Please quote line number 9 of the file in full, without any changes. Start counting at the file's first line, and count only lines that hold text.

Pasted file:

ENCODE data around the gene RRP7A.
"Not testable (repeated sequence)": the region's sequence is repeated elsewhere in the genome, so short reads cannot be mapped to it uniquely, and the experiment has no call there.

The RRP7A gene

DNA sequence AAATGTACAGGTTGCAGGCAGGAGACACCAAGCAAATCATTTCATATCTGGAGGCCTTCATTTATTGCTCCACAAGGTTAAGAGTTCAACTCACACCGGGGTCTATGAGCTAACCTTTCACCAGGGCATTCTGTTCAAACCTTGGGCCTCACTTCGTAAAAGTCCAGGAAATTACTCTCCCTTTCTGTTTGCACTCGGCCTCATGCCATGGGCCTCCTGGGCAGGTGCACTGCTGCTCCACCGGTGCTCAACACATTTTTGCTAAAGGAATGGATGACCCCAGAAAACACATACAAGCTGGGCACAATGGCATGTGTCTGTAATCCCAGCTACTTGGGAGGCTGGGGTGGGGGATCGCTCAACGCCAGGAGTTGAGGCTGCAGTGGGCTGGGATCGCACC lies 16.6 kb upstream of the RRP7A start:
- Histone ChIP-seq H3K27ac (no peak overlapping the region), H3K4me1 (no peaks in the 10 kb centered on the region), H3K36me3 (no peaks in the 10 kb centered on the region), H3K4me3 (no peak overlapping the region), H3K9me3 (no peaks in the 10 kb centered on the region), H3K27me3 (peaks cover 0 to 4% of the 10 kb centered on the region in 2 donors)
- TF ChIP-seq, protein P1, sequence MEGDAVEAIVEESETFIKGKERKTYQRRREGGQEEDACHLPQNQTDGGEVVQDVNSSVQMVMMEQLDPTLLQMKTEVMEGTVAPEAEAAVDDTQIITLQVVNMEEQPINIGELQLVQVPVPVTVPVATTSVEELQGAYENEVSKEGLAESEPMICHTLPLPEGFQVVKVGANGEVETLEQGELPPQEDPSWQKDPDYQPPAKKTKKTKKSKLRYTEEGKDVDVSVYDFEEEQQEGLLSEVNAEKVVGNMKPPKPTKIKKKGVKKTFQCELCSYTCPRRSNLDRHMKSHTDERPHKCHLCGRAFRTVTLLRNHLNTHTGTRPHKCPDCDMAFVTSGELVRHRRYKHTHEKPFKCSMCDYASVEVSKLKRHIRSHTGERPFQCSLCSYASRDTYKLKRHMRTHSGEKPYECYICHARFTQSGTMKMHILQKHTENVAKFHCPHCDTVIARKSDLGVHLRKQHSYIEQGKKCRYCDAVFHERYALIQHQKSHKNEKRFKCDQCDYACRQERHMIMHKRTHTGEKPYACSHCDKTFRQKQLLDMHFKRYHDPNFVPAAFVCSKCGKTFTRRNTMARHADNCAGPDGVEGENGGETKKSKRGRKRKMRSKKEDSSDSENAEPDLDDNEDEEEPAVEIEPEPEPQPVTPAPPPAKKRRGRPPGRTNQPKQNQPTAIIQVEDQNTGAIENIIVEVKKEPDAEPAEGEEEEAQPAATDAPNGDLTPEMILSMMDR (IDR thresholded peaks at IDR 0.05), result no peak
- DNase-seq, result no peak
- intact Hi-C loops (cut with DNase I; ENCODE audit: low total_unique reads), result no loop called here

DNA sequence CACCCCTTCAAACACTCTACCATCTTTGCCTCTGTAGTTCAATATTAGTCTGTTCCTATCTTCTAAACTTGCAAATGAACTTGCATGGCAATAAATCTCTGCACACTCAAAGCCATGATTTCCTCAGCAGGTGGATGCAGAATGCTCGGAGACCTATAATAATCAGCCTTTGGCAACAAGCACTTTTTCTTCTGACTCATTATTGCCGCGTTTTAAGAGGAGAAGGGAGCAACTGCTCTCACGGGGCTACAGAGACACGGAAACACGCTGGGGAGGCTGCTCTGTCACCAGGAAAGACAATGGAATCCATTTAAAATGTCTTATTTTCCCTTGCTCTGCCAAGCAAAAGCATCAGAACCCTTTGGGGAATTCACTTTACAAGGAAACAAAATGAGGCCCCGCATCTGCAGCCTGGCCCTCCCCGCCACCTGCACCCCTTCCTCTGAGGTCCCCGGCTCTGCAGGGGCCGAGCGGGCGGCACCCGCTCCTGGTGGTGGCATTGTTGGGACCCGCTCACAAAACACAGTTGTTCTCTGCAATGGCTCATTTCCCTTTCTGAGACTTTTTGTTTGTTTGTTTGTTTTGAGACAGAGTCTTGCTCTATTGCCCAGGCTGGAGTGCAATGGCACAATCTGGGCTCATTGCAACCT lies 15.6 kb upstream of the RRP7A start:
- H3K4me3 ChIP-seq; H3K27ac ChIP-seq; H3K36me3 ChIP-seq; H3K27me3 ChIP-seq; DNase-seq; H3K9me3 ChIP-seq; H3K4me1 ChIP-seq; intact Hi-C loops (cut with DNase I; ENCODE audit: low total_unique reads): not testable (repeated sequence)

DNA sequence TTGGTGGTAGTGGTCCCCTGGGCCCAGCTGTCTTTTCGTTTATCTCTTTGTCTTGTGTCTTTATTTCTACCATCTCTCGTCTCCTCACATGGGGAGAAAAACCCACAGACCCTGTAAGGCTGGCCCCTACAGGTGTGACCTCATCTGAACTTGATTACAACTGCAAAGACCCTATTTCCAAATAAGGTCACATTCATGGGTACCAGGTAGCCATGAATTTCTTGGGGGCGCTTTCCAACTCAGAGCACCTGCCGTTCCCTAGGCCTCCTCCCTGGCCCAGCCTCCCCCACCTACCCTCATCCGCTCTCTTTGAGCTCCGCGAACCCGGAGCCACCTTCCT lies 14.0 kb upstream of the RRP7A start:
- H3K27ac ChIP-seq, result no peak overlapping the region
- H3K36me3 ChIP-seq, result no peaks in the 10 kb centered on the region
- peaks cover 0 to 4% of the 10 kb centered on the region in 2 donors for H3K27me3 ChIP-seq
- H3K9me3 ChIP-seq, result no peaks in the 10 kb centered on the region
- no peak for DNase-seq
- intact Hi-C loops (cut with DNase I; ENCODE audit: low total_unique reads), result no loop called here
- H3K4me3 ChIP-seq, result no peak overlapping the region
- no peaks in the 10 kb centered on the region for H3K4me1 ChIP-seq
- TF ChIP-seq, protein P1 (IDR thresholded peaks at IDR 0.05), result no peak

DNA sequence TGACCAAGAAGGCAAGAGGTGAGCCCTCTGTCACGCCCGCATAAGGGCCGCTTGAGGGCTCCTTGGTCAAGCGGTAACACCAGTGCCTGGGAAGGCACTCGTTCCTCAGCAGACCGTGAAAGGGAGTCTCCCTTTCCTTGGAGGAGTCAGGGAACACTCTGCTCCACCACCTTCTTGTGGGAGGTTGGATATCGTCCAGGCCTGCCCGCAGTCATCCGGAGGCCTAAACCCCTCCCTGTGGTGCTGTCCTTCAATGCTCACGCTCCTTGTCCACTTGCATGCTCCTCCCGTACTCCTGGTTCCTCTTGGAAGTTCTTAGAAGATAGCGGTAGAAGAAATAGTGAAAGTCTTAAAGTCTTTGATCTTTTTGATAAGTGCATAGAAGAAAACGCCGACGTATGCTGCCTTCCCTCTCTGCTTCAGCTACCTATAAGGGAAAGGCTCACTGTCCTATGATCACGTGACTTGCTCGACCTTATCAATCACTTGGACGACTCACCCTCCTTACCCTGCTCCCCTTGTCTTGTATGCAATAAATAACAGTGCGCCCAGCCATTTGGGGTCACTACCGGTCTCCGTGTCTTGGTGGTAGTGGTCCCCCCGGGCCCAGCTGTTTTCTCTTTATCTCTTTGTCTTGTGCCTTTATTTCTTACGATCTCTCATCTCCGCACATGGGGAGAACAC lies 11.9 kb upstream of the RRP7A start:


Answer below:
DNA sequence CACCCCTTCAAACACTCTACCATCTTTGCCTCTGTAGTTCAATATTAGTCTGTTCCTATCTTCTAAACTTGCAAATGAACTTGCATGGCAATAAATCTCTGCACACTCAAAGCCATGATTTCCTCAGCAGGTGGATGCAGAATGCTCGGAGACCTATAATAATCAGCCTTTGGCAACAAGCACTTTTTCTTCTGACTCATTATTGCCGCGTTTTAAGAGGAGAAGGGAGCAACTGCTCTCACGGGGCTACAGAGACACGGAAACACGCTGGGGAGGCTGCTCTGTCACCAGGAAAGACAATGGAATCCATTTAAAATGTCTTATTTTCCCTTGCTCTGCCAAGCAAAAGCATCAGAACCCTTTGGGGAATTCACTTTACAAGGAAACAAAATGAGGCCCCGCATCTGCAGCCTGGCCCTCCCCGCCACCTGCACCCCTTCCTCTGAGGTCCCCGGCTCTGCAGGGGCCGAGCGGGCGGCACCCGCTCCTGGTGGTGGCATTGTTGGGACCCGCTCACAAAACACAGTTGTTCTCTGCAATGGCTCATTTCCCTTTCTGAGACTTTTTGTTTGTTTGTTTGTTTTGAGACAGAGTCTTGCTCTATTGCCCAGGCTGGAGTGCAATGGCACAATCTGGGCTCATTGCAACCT lies 15.6 kb upstream of the RRP7A start: